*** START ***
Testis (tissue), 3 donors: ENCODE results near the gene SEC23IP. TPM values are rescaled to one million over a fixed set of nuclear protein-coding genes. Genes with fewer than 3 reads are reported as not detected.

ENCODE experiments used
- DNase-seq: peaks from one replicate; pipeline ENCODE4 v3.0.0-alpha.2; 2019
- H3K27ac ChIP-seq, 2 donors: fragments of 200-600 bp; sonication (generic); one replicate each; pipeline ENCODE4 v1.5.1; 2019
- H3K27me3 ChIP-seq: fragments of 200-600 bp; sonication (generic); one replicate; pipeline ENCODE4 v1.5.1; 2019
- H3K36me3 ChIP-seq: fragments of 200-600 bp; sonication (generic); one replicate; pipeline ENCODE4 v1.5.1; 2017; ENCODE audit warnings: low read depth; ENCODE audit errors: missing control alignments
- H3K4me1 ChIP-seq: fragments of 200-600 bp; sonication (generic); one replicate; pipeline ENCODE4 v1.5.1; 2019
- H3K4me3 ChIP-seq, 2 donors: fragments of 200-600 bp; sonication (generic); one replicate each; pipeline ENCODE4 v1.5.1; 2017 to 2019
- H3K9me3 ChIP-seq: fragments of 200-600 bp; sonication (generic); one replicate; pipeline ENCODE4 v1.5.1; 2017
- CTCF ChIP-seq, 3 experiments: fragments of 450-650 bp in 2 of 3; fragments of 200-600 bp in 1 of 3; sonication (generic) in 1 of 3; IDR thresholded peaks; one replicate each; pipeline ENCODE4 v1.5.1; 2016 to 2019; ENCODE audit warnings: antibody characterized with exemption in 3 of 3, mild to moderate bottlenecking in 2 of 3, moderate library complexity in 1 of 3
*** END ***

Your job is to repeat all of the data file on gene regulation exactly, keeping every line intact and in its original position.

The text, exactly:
Testis (tissue), 3 donors: ENCODE results near the gene SEC23IP. TPM values are rescaled to one million over a fixed set of nuclear protein-coding genes. Genes with fewer than 3 reads are reported as not detected.

ENCODE experiments used
- DNase-seq: peaks from one replicate; pipeline ENCODE4 v3.0.0-alpha.2; 2019
- H3K27ac ChIP-seq, 2 donors: fragments of 200-600 bp; sonication (generic); one replicate each; pipeline ENCODE4 v1.5.1; 2019
- H3K27me3 ChIP-seq: fragments of 200-600 bp; sonication (generic); one replicate; pipeline ENCODE4 v1.5.1; 2019
- H3K36me3 ChIP-seq: fragments of 200-600 bp; sonication (generic); one replicate; pipeline ENCODE4 v1.5.1; 2017; ENCODE audit warnings: low read depth; ENCODE audit errors: missing control alignments
- H3K4me1 ChIP-seq: fragments of 200-600 bp; sonication (generic); one replicate; pipeline ENCODE4 v1.5.1; 2019
- H3K4me3 ChIP-seq, 2 donors: fragments of 200-600 bp; sonication (generic); one replicate each; pipeline ENCODE4 v1.5.1; 2017 to 2019
- H3K9me3 ChIP-seq: fragments of 200-600 bp; sonication (generic); one replicate; pipeline ENCODE4 v1.5.1; 2017
- CTCF ChIP-seq, 3 experiments: fragments of 450-650 bp in 2 of 3; fragments of 200-600 bp in 1 of 3; sonication (generic) in 1 of 3; IDR thresholded peaks; one replicate each; pipeline ENCODE4 v1.5.1; 2016 to 2019; ENCODE audit warnings: antibody characterized with exemption in 3 of 3, mild to moderate bottlenecking in 2 of 3, moderate library complexity in 1 of 3